It’s been two years since Google first introduced its Google TV platform at its annual Google I/O developer conference, and the company has put a lot of effort into making 2012 the year that Google TV finally shines. So what can we expect to see on the Google TV front when this year’s Google I/O opens its doors in San Francisco Wednesday?
More Google TV. Google TV made a big splash at Google I/O 2010 – only to disappoint when it was shipping later that year. That’s why the platform had a remarkably low profile last year, with only one workshop trying to get developers excited about the second iteration of Google TV. This year, Google TV is definitely playing a bigger role. For the first time, Google TV has its own track in the I/O schedule, and multiple workshops are tackling the subject with different angles.
New devices. Google and its CE partners announced a number of new devices at this year’s CES, and we finally get to see some of them up close this week. Sony announced this weekend that its NSZ GS7 set-top is shipping around the world next month, and Vizio debuted its own Co-Star box today. Both boxes are based on ARM processors, and Vizio at least is finally making good on the promise of cheaper Google TV devices, retailing Co-Star for $99.
Both devices will likely play a big role at I/O as well, and Sony is even throwing developers a big party to get them excited about the NSZ GS7. But I wouldn’t be too surprised if we got at least one more hardware announcement out of I/O. It’s been all but confirmed that LG is going to produce a Google TV set-top box as well, which might be Nexus-branded and become a big part of Google’s pitch for the platform. There have also been persistent rumors that at least one more CE maker is going to join Google TV this year, but details on those rumors are scarce.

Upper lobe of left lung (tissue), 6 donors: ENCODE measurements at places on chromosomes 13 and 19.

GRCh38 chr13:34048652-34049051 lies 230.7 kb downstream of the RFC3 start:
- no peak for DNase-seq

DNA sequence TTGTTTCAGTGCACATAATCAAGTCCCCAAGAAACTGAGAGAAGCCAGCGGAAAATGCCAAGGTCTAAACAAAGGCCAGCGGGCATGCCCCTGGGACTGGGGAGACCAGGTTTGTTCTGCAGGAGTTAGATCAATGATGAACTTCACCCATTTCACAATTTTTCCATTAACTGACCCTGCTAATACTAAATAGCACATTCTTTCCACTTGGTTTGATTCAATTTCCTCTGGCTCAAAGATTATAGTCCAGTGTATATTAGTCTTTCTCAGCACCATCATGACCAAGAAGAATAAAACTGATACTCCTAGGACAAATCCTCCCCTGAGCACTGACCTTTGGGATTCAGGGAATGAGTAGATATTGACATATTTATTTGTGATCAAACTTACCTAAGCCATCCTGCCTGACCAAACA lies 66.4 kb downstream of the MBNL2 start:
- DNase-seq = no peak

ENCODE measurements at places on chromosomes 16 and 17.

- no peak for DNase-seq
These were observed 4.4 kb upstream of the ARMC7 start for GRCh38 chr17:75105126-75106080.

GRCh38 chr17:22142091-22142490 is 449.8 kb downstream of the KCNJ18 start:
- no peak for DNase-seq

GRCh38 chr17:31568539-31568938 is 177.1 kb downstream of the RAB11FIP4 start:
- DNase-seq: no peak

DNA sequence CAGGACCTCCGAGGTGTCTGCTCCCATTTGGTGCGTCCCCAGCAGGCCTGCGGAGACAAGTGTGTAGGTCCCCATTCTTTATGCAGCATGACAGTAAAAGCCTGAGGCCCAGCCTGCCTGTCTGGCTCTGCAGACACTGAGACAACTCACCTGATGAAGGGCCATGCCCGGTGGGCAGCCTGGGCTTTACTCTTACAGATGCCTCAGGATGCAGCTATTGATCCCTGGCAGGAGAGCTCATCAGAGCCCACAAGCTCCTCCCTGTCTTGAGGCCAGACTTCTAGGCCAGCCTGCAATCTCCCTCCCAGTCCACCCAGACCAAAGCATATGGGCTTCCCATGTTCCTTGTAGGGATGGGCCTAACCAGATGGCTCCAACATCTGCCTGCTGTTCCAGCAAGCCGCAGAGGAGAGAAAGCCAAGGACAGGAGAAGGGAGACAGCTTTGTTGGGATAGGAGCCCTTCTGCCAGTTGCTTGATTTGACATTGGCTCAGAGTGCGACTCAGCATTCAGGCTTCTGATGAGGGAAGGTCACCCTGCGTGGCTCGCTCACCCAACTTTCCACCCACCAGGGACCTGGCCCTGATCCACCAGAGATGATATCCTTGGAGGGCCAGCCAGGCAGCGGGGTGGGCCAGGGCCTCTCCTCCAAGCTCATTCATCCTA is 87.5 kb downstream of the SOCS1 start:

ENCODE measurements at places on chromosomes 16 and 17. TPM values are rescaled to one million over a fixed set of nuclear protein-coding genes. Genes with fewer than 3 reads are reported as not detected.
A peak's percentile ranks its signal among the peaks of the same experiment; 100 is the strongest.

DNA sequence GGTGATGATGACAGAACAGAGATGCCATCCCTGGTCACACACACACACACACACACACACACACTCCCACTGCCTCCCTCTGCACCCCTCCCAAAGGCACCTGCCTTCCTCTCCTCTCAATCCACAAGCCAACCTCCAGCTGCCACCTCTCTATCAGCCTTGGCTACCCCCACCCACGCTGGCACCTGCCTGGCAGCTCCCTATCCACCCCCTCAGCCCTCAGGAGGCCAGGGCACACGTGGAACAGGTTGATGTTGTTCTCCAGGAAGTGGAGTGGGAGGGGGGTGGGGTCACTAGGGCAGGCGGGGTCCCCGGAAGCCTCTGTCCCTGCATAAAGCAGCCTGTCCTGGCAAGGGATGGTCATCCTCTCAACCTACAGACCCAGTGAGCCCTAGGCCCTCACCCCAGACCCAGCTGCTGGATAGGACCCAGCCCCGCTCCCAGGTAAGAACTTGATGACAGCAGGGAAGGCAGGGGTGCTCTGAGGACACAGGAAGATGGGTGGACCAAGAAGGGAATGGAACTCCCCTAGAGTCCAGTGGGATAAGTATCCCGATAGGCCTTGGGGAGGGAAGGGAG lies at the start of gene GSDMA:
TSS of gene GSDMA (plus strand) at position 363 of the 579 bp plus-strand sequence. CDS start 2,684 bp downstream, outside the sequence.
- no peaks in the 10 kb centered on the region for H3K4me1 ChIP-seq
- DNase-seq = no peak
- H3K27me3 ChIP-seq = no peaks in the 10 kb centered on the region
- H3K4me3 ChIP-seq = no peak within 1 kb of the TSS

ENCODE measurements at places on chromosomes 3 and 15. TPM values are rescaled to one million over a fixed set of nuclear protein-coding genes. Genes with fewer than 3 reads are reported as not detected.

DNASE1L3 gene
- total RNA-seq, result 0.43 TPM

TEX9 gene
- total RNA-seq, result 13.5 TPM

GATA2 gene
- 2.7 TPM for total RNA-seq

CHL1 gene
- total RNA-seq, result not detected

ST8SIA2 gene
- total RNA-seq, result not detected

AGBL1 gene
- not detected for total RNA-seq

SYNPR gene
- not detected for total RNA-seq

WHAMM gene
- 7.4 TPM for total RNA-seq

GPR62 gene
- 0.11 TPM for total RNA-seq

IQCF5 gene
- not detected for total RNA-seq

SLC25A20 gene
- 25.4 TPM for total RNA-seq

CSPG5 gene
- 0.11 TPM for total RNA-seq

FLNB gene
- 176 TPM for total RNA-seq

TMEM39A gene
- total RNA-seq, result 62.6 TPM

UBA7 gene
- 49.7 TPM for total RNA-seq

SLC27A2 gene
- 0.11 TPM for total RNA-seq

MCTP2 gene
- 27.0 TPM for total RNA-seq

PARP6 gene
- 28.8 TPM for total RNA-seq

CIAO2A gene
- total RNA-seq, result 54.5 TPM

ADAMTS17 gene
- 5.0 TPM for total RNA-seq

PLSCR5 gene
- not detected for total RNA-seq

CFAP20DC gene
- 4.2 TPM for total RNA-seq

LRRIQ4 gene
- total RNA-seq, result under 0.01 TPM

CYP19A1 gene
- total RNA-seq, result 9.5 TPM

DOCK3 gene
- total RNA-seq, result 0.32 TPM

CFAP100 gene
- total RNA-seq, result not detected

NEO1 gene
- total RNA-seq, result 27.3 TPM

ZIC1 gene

No new version. Google is set to announce version 4.1 of Android, code-named Jelly Bean, at Google I/O. (See Kevin Tofel’s take on what to expect from Android at Google I/O.) Google TV is still running version 3.2, and will do so for at least a few more months, or so I have heard from app developers. Google could in theory improve the experience by revamping some of the platform’s core apps, but it gave the TV and Movies app as well as the YouTube app a refresh not too long ago, so I don’t expect much news on that front. Of course, there’s always the possibility that Google could bring one of its other core Android apps to Google TV. Google+ anyone? Still, I wouldn’t place any bets on this, and believe that Google TV won’t look much different a few days from now.
More second screen action. Second screen apps have been a big topic in the Smart TV space in recent months, and Google doesn’t want to pass up this opportunity, given that it already controls a huge chunk of the second screens out there through Android. We can expect a number of announcements from Google’s partners in this space in the next few days.
More apps! Speaking of partners: Given the lack of a new version, it’s likely that Google wants to shine the spotlight on all the things you can already do with Google TV. The company will likely feature a number of partners, including cloud gaming provider OnLive, and put a lot of effort into getting developers excited about Google TV. And with a number of new devices coming out, this strategy might just work.